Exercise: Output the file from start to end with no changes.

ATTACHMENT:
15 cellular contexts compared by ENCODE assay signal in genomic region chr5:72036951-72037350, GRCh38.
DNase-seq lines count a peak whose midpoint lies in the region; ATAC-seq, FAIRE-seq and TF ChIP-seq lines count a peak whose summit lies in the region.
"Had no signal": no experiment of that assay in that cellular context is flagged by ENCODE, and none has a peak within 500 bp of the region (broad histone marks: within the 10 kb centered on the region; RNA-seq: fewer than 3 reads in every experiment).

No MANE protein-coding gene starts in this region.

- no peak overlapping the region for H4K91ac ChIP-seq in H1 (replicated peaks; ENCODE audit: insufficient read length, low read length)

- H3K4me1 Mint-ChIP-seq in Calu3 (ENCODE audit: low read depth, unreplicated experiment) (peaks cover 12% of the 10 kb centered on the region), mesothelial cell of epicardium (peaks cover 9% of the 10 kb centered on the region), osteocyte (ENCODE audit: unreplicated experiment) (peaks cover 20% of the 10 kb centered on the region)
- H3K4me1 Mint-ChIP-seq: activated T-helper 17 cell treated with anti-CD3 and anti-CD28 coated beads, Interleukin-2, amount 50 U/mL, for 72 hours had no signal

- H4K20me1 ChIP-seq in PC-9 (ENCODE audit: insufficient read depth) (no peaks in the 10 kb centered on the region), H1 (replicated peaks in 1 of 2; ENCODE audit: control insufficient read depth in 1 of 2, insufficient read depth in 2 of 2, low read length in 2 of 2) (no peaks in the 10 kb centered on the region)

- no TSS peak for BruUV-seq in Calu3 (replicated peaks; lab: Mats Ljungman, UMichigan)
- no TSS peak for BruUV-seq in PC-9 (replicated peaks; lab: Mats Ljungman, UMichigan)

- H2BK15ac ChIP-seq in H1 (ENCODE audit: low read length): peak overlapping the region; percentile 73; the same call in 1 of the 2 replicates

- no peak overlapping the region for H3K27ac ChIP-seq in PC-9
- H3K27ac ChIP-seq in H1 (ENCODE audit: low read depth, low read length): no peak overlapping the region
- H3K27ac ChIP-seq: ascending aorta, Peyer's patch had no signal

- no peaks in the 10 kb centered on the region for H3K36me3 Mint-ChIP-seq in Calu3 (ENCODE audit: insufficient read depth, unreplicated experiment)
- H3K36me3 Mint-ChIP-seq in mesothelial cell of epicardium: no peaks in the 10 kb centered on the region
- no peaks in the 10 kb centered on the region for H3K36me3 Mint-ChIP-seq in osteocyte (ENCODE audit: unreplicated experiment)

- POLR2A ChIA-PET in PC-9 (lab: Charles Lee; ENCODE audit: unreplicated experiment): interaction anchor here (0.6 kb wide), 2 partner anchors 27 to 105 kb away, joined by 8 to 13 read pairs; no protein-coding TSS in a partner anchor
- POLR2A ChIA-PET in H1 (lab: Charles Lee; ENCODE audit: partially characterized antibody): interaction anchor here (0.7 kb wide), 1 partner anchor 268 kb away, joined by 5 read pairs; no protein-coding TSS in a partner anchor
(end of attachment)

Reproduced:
15 cellular contexts compared by ENCODE assay signal in genomic region chr5:72036951-72037350, GRCh38.
DNase-seq lines count a peak whose midpoint lies in the region; ATAC-seq, FAIRE-seq and TF ChIP-seq lines count a peak whose summit lies in the region.
"Had no signal": no experiment of that assay in that cellular context is flagged by ENCODE, and none has a peak within 500 bp of the region (broad histone marks: within the 10 kb centered on the region; RNA-seq: fewer than 3 reads in every experiment).

No MANE protein-coding gene starts in this region.

- no peak overlapping the region for H4K91ac ChIP-seq in H1 (replicated peaks; ENCODE audit: insufficient read length, low read length)

- H3K4me1 Mint-ChIP-seq in Calu3 (ENCODE audit: low read depth, unreplicated experiment) (peaks cover 12% of the 10 kb centered on the region), mesothelial cell of epicardium (peaks cover 9% of the 10 kb centered on the region), osteocyte (ENCODE audit: unreplicated experiment) (peaks cover 20% of the 10 kb centered on the region)
- H3K4me1 Mint-ChIP-seq: activated T-helper 17 cell treated with anti-CD3 and anti-CD28 coated beads, Interleukin-2, amount 50 U/mL, for 72 hours had no signal

- H4K20me1 ChIP-seq in PC-9 (ENCODE audit: insufficient read depth) (no peaks in the 10 kb centered on the region), H1 (replicated peaks in 1 of 2; ENCODE audit: control insufficient read depth in 1 of 2, insufficient read depth in 2 of 2, low read length in 2 of 2) (no peaks in the 10 kb centered on the region)

- no TSS peak for BruUV-seq in Calu3 (replicated peaks; lab: Mats Ljungman, UMichigan)
- no TSS peak for BruUV-seq in PC-9 (replicated peaks; lab: Mats Ljungman, UMichigan)

- H2BK15ac ChIP-seq in H1 (ENCODE audit: low read length): peak overlapping the region; percentile 73; the same call in 1 of the 2 replicates

- no peak overlapping the region for H3K27ac ChIP-seq in PC-9
- H3K27ac ChIP-seq in H1 (ENCODE audit: low read depth, low read length): no peak overlapping the region
- H3K27ac ChIP-seq: ascending aorta, Peyer's patch had no signal

- no peaks in the 10 kb centered on the region for H3K36me3 Mint-ChIP-seq in Calu3 (ENCODE audit: insufficient read depth, unreplicated experiment)
- H3K36me3 Mint-ChIP-seq in mesothelial cell of epicardium: no peaks in the 10 kb centered on the region
- no peaks in the 10 kb centered on the region for H3K36me3 Mint-ChIP-seq in osteocyte (ENCODE audit: unreplicated experiment)

- POLR2A ChIA-PET in PC-9 (lab: Charles Lee; ENCODE audit: unreplicated experiment): interaction anchor here (0.6 kb wide), 2 partner anchors 27 to 105 kb away, joined by 8 to 13 read pairs; no protein-coding TSS in a partner anchor
- POLR2A ChIA-PET in H1 (lab: Charles Lee; ENCODE audit: partially characterized antibody): interaction anchor here (0.7 kb wide), 1 partner anchor 268 kb away, joined by 5 read pairs; no protein-coding TSS in a partner anchor